Sign: 93% of youth killed in (state of ) Espírito Santo are black
In our continuing coverage of the genocidal rates of homicide of black youth in various Brazilian states (see related articles at bottom of page), an organization will march on November 20th, Brazil’s Day of Consciousness, against the alarming rates of murder of young, black males in the southeastern state of Espírito Santo. See the full report below. This genocide against Brazil’s black population is being ignored by the worldwide media so please feel free to share.
In its 5th edition, an act that will be held on Tuesday, in the capital city of Vitória, is part of statewide campaign
by Kauê Scarim
The State March Against the Extermination of Black Youth is coming to its fifth edition this Tuesday, the memorable November 20th, the date of death, in 1695, of the quilombo (maroon society) leader Zumbi dos Palmares, when the Day of Black Consciousness is celebrated. Organized by the Fórum Estadual da Juventude Negra do Estado (State Forum of Black Youth or Fejunes), the march has been a part of the calendar of militants in the southeastern state of Espírito Santo since 2008, when the organization launched a campaign against the extermination of black youths.
This year, the event is scheduled to begin at 8am in the old Port Authority, in downtown Vitória, which is the state capital. The theme of the 2012 act is “Racism kills: don’t just stand there”, referring to the problem of the high rate of mortality of young blacks in the state. According to Fejunes, the campaign goal is to report this fact in order to reverse the profound lack of public policies and affirmative actions for the sector.
|March against the extermination of black youth|
The state indexes show that, actually, the reality is far from being easy. The homicide rate for blacks in the state of Espírito Santo is of 62.3 deaths per 100,000 inhabitants, according to a 2012 report entitled the Mapa da Violência (Map of Violence). To put this in perspective, this compares to the homicide rate for whites, which is 17.1 per 100,000. In other words, the homicide rate for black youth is 364% higher than that of young whites.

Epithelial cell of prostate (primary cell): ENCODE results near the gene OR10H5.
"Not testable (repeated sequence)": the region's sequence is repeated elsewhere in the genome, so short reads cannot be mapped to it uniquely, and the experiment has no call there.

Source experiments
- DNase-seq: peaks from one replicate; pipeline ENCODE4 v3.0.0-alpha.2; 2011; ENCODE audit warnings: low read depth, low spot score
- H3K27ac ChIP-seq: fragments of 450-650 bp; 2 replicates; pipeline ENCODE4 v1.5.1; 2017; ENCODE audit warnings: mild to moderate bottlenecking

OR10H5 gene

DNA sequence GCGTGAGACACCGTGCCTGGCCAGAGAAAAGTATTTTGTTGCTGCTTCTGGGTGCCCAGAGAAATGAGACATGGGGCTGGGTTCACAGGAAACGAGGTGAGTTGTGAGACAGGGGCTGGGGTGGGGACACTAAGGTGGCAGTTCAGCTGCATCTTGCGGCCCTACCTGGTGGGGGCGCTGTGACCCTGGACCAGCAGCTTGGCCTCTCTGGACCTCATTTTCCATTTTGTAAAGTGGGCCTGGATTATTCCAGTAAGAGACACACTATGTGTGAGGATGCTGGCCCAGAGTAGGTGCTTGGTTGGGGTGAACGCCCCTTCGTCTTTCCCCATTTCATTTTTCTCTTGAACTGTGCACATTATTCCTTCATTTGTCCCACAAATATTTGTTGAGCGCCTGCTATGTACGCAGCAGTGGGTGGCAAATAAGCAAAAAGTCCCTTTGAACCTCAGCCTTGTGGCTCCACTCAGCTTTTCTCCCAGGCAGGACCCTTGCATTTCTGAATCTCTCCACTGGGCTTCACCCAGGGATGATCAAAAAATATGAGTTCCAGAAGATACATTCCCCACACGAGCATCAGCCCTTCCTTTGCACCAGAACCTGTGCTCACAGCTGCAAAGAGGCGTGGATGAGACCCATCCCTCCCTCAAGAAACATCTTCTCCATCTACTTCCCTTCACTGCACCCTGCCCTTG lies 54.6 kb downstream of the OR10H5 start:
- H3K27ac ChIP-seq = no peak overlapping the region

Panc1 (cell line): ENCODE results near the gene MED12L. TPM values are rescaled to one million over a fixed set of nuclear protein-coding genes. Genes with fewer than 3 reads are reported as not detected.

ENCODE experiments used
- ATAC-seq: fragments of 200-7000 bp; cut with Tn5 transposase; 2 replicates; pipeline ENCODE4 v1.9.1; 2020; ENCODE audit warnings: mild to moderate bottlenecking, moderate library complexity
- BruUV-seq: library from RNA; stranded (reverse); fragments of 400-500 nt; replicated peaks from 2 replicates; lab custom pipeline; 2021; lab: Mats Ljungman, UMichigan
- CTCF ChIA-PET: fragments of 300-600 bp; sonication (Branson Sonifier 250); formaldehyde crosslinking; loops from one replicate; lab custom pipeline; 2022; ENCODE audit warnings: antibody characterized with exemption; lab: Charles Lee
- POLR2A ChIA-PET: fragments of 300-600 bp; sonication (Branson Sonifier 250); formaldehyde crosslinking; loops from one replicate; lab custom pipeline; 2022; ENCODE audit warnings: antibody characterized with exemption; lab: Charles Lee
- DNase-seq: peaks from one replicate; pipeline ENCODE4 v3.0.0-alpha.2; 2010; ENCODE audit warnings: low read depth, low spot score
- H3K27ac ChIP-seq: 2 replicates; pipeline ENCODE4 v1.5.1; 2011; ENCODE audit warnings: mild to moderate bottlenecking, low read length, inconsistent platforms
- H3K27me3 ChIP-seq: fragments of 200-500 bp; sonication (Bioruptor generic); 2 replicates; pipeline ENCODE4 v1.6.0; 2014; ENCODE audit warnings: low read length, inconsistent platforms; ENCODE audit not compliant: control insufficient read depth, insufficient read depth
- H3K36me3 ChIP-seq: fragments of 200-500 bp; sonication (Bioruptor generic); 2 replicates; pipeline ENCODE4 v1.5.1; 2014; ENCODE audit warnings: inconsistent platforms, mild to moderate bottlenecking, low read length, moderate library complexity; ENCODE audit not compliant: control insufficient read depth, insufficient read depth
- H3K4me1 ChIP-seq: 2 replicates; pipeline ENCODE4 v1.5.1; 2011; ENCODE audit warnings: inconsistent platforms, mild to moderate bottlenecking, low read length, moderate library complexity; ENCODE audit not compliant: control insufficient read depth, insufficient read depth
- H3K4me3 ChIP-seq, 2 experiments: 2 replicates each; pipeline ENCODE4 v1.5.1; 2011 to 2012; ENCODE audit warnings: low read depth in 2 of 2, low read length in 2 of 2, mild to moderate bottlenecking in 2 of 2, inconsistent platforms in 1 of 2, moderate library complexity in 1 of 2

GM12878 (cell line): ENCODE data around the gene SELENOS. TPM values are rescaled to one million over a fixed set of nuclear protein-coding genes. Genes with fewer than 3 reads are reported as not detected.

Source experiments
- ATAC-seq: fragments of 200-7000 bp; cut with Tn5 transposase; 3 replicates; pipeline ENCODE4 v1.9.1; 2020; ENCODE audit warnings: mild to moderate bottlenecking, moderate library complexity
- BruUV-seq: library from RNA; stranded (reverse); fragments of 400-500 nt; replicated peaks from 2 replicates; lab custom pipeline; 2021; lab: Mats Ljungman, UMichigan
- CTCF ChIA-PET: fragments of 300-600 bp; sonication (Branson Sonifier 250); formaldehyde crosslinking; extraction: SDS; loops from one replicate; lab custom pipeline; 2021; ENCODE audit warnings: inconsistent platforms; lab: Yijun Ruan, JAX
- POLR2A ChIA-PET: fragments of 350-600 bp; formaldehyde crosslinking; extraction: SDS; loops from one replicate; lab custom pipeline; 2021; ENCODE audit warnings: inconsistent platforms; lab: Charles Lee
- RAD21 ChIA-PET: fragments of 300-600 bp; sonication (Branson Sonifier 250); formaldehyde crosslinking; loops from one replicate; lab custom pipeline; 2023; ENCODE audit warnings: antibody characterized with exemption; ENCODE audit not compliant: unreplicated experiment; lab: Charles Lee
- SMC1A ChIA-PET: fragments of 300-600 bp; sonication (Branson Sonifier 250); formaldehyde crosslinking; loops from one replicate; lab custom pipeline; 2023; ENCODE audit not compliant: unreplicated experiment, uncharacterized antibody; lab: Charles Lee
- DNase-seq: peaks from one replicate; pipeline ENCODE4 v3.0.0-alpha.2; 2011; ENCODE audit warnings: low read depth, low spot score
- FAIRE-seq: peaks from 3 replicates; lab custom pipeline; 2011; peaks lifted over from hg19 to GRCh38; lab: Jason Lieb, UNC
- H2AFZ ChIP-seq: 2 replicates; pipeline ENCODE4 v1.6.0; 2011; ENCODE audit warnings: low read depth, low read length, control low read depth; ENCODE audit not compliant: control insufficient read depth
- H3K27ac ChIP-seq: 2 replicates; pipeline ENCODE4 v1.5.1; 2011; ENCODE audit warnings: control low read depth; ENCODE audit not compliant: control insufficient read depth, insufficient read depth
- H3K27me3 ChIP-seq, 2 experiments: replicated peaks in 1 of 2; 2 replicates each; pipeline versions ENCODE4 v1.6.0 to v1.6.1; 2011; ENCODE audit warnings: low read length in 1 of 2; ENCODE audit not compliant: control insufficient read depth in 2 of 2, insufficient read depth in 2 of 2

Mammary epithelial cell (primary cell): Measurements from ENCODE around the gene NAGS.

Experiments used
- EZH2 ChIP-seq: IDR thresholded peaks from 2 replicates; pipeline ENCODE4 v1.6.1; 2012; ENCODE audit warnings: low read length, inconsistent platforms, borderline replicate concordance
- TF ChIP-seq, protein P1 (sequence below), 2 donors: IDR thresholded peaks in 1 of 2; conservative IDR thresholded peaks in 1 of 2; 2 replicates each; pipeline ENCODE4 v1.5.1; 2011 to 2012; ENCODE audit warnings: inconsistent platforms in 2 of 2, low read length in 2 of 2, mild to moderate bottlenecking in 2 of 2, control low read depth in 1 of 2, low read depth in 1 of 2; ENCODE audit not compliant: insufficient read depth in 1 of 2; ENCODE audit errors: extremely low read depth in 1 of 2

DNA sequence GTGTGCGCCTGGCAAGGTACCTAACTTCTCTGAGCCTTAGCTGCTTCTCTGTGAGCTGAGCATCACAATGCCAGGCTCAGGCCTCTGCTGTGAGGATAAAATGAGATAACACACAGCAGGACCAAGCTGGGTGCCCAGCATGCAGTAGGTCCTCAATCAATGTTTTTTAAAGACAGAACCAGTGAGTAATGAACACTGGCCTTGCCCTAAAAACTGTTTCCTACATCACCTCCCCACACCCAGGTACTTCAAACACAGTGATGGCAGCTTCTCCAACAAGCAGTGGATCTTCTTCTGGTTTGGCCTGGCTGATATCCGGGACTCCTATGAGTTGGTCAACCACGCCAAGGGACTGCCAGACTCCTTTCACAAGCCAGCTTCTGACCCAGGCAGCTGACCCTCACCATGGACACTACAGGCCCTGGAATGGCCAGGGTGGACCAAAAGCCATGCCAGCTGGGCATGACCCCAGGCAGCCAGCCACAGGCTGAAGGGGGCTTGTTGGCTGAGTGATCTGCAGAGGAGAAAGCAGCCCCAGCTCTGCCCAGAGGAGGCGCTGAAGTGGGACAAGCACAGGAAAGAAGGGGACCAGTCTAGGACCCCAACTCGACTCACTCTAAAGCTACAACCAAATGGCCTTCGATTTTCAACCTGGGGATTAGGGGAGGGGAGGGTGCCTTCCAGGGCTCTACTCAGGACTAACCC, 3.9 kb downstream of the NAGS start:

In relation to young people, i.e. people between 15 and 24 years of age, the state has a huge rate of 116.7 deaths per 100,000 inhabitants. Considering the data of the Ministry of Health which show that, in Brazil, 53% of homicides are youth and, of those, 75% are black, it is possible to estimate the high ranking of Espírito Santo in the mortality of black youth.
Moreover, the Map of Violence report shows that the metropolitan region of greater Vitória is fourth in the country in the homicide rate, with 68.6 violent deaths per 100 thousand inhabitants. Vitória is the third most violent capital city: 67.1 homicides per 100 thousand.
The indexes primarily by the fact that most young people murdered are found in regions of the metropolitan periphery, show the level of the lack of public policies that guarantee dignity for this population, today lacking not only of security, but also jobs, access the education, health care and quality housing.
Last year in a similar rally, the group marched against what they called the “Falsa Abolição da Escravatura”, or the False Abolition of Slavery. Slavery ended in Brazil on May 13th, 1888.
“The date has nothing to be celebrated by black people. May 13th symbolizes for us the day of the denouncement against racism. This vicious racism prevents black youth from having access to their rights. This contributes to this situation of extermination that we are experiencing today in Espírito Santo,” said Luiz Inácio Silva Rocha, or Lula as he is known, one of the coordinators of Fejunes.
According to research by the Sangari Institute, in 2008 the homicide rate that victimized young whites in the state was 27.6 per 100,000 inhabitants, versus 136.5 for blacks, in other words, a rate that is 494% higher for black youth.
“Young black and poor residents of the periphery are part of the most vulnerable group. I often say that young blacks who do not become a part of these sad statistics can be considered survivors of extermination.” The Fejunes militant also says that there is a very strong segregation in Espírito Santo. “It seems that there are two states, the Espírito Santo that belongs to the elites and the other abandoned, where the blacks are. The government talks a lot about economic development and growth potential, but blacks were not yet included in this Espírito Santo.”
Lula pointed out that the path of inclusion begins with the promotion of public policies that are truly capable of ensuring access to the black population. He recalled that, accordingly, former Governor Paulo Hartung positioned himself against blacks. “(Law number) 8594/2007 that established public policies for the youth, was vetoed by then-Governor Paulo Hartung. At the time, the Assembly came to override the veto,” he recalls. The proposal by deputy Cláudio Vereza (of the PT, party of Brazil’s last two presidents) also provides for the creation of the Youth Council, which remains on paper.
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